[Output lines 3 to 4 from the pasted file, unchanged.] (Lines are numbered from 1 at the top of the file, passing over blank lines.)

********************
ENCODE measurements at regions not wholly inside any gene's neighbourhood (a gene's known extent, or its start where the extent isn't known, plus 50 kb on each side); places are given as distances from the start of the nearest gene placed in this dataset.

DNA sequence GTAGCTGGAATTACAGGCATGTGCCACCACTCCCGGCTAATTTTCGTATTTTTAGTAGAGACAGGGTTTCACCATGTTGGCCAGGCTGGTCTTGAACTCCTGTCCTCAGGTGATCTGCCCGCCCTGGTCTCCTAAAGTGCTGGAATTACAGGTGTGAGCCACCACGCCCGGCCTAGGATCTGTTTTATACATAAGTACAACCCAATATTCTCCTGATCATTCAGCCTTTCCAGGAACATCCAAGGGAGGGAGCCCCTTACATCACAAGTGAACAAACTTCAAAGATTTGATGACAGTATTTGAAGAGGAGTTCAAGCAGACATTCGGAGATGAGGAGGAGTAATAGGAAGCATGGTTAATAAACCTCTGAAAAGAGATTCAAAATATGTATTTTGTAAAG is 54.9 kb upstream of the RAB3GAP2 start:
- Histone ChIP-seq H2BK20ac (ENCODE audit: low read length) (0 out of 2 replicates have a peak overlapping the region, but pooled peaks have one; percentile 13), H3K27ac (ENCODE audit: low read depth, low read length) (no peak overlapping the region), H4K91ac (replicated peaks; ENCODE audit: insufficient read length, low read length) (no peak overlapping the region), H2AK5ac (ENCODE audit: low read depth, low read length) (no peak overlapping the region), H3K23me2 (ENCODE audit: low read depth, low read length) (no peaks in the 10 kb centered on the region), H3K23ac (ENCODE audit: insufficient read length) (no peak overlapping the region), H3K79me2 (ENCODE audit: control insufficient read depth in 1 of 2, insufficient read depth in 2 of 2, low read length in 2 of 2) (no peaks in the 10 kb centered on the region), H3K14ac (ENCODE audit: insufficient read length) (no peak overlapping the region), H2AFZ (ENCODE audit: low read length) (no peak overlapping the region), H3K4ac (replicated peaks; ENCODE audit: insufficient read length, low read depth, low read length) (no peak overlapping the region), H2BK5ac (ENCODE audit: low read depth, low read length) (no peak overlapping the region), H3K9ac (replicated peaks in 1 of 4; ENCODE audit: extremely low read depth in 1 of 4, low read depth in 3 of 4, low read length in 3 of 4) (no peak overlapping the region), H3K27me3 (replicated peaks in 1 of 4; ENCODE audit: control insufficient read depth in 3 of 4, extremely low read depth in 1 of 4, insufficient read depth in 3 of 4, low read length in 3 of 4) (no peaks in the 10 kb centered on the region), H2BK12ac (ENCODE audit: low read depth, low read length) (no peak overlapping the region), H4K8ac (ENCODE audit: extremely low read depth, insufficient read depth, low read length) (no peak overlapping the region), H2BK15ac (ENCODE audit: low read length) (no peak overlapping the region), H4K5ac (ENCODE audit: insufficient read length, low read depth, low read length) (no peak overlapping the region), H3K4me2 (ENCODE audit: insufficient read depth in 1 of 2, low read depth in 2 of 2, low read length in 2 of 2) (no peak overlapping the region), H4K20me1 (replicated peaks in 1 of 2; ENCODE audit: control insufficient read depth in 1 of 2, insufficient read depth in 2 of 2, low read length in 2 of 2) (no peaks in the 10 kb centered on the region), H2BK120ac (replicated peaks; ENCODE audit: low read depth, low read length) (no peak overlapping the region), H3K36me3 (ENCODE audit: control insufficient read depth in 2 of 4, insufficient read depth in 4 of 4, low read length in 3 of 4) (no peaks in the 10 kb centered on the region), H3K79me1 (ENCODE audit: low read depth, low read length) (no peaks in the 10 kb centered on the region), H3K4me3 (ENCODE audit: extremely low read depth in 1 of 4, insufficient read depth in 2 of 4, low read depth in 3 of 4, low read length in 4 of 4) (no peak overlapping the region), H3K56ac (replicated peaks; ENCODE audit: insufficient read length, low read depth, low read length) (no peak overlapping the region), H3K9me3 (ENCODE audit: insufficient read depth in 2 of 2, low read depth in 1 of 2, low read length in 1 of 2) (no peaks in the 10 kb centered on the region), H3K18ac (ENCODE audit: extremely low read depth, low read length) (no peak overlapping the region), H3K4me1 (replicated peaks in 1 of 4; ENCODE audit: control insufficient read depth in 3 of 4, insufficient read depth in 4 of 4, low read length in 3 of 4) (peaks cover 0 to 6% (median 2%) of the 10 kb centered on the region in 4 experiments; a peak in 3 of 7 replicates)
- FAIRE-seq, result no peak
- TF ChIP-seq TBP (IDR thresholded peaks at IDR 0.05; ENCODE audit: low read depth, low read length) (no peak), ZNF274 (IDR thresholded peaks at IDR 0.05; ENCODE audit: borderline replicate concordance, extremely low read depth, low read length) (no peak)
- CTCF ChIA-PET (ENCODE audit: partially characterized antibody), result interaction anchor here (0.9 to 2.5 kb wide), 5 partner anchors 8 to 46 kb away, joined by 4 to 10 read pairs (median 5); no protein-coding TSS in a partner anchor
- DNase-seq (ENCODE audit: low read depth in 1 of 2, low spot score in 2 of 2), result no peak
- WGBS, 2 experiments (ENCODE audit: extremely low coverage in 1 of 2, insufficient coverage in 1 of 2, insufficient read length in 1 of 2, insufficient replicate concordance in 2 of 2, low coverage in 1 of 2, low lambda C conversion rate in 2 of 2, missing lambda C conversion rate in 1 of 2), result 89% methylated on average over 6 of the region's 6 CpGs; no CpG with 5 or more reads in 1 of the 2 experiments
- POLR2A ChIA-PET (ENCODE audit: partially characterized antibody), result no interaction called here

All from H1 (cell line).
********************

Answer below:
- Histone ChIP-seq H2BK20ac (ENCODE audit: low read length) (0 out of 2 replicates have a peak overlapping the region, but pooled peaks have one; percentile 13), H3K27ac (ENCODE audit: low read depth, low read length) (no peak overlapping the region), H4K91ac (replicated peaks; ENCODE audit: insufficient read length, low read length) (no peak overlapping the region), H2AK5ac (ENCODE audit: low read depth, low read length) (no peak overlapping the region), H3K23me2 (ENCODE audit: low read depth, low read length) (no peaks in the 10 kb centered on the region), H3K23ac (ENCODE audit: insufficient read length) (no peak overlapping the region), H3K79me2 (ENCODE audit: control insufficient read depth in 1 of 2, insufficient read depth in 2 of 2, low read length in 2 of 2) (no peaks in the 10 kb centered on the region), H3K14ac (ENCODE audit: insufficient read length) (no peak overlapping the region), H2AFZ (ENCODE audit: low read length) (no peak overlapping the region), H3K4ac (replicated peaks; ENCODE audit: insufficient read length, low read depth, low read length) (no peak overlapping the region), H2BK5ac (ENCODE audit: low read depth, low read length) (no peak overlapping the region), H3K9ac (replicated peaks in 1 of 4; ENCODE audit: extremely low read depth in 1 of 4, low read depth in 3 of 4, low read length in 3 of 4) (no peak overlapping the region), H3K27me3 (replicated peaks in 1 of 4; ENCODE audit: control insufficient read depth in 3 of 4, extremely low read depth in 1 of 4, insufficient read depth in 3 of 4, low read length in 3 of 4) (no peaks in the 10 kb centered on the region), H2BK12ac (ENCODE audit: low read depth, low read length) (no peak overlapping the region), H4K8ac (ENCODE audit: extremely low read depth, insufficient read depth, low read length) (no peak overlapping the region), H2BK15ac (ENCODE audit: low read length) (no peak overlapping the region), H4K5ac (ENCODE audit: insufficient read length, low read depth, low read length) (no peak overlapping the region), H3K4me2 (ENCODE audit: insufficient read depth in 1 of 2, low read depth in 2 of 2, low read length in 2 of 2) (no peak overlapping the region), H4K20me1 (replicated peaks in 1 of 2; ENCODE audit: control insufficient read depth in 1 of 2, insufficient read depth in 2 of 2, low read length in 2 of 2) (no peaks in the 10 kb centered on the region), H2BK120ac (replicated peaks; ENCODE audit: low read depth, low read length) (no peak overlapping the region), H3K36me3 (ENCODE audit: control insufficient read depth in 2 of 4, insufficient read depth in 4 of 4, low read length in 3 of 4) (no peaks in the 10 kb centered on the region), H3K79me1 (ENCODE audit: low read depth, low read length) (no peaks in the 10 kb centered on the region), H3K4me3 (ENCODE audit: extremely low read depth in 1 of 4, insufficient read depth in 2 of 4, low read depth in 3 of 4, low read length in 4 of 4) (no peak overlapping the region), H3K56ac (replicated peaks; ENCODE audit: insufficient read length, low read depth, low read length) (no peak overlapping the region), H3K9me3 (ENCODE audit: insufficient read depth in 2 of 2, low read depth in 1 of 2, low read length in 1 of 2) (no peaks in the 10 kb centered on the region), H3K18ac (ENCODE audit: extremely low read depth, low read length) (no peak overlapping the region), H3K4me1 (replicated peaks in 1 of 4; ENCODE audit: control insufficient read depth in 3 of 4, insufficient read depth in 4 of 4, low read length in 3 of 4) (peaks cover 0 to 6% (median 2%) of the 10 kb centered on the region in 4 experiments; a peak in 3 of 7 replicates)
- FAIRE-seq, result no peak